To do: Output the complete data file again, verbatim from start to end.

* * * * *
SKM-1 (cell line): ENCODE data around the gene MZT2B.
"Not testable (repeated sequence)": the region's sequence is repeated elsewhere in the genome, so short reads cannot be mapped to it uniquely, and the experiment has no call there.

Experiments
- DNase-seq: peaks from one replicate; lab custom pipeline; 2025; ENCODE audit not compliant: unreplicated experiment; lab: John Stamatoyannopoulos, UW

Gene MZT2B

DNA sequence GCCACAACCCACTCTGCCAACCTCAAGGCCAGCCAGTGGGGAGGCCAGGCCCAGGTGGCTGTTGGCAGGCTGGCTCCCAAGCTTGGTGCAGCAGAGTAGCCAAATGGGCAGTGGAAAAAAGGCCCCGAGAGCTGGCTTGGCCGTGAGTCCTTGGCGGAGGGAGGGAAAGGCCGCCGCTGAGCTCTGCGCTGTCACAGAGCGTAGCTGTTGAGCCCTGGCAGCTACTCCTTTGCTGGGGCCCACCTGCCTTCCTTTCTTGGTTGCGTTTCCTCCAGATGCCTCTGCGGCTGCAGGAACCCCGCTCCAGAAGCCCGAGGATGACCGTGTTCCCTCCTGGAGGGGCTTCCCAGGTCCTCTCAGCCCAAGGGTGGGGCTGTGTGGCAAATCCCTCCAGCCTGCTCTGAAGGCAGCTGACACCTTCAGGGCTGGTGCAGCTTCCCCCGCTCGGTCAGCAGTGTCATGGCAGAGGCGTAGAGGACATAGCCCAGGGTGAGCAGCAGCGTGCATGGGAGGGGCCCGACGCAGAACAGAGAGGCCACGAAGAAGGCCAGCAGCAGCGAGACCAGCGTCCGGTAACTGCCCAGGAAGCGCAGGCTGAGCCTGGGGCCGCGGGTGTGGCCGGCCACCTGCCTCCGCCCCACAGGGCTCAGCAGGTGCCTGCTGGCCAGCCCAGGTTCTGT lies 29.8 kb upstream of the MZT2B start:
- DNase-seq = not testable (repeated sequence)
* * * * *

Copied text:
SKM-1 (cell line): ENCODE data around the gene MZT2B.
"Not testable (repeated sequence)": the region's sequence is repeated elsewhere in the genome, so short reads cannot be mapped to it uniquely, and the experiment has no call there.

Experiments
- DNase-seq: peaks from one replicate; lab custom pipeline; 2025; ENCODE audit not compliant: unreplicated experiment; lab: John Stamatoyannopoulos, UW

Gene MZT2B

DNA sequence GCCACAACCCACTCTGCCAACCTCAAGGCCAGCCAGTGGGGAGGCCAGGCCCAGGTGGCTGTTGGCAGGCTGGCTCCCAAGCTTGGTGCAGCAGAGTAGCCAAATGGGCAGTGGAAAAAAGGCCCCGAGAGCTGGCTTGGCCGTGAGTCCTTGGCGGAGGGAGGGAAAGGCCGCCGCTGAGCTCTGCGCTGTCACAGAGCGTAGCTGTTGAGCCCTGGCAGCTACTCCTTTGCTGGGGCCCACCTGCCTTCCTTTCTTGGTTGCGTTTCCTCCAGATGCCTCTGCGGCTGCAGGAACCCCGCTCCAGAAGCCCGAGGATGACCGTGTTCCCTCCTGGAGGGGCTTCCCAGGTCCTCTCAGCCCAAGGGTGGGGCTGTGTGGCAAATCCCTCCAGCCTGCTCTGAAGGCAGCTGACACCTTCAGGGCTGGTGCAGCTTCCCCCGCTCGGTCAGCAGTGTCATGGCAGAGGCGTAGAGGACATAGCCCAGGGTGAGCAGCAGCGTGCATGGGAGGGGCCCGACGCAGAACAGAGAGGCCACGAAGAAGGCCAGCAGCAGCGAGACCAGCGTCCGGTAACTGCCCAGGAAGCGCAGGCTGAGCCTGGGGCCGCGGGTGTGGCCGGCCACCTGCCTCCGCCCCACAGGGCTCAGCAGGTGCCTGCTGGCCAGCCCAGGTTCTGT lies 29.8 kb upstream of the MZT2B start:
- DNase-seq = not testable (repeated sequence)